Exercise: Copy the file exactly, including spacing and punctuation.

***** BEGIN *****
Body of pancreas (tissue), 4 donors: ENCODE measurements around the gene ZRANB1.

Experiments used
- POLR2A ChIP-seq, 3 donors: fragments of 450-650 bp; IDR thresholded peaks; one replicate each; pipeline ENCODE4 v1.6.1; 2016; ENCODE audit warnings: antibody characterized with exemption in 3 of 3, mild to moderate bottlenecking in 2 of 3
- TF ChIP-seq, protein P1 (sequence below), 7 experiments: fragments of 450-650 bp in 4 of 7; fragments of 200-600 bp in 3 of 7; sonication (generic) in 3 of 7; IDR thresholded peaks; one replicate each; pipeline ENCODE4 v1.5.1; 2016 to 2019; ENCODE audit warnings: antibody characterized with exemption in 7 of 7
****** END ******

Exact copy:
Body of pancreas (tissue), 4 donors: ENCODE measurements around the gene ZRANB1.

Experiments used
- POLR2A ChIP-seq, 3 donors: fragments of 450-650 bp; IDR thresholded peaks; one replicate each; pipeline ENCODE4 v1.6.1; 2016; ENCODE audit warnings: antibody characterized with exemption in 3 of 3, mild to moderate bottlenecking in 2 of 3
- TF ChIP-seq, protein P1 (sequence below), 7 experiments: fragments of 450-650 bp in 4 of 7; fragments of 200-600 bp in 3 of 7; sonication (generic) in 3 of 7; IDR thresholded peaks; one replicate each; pipeline ENCODE4 v1.5.1; 2016 to 2019; ENCODE audit warnings: antibody characterized with exemption in 7 of 7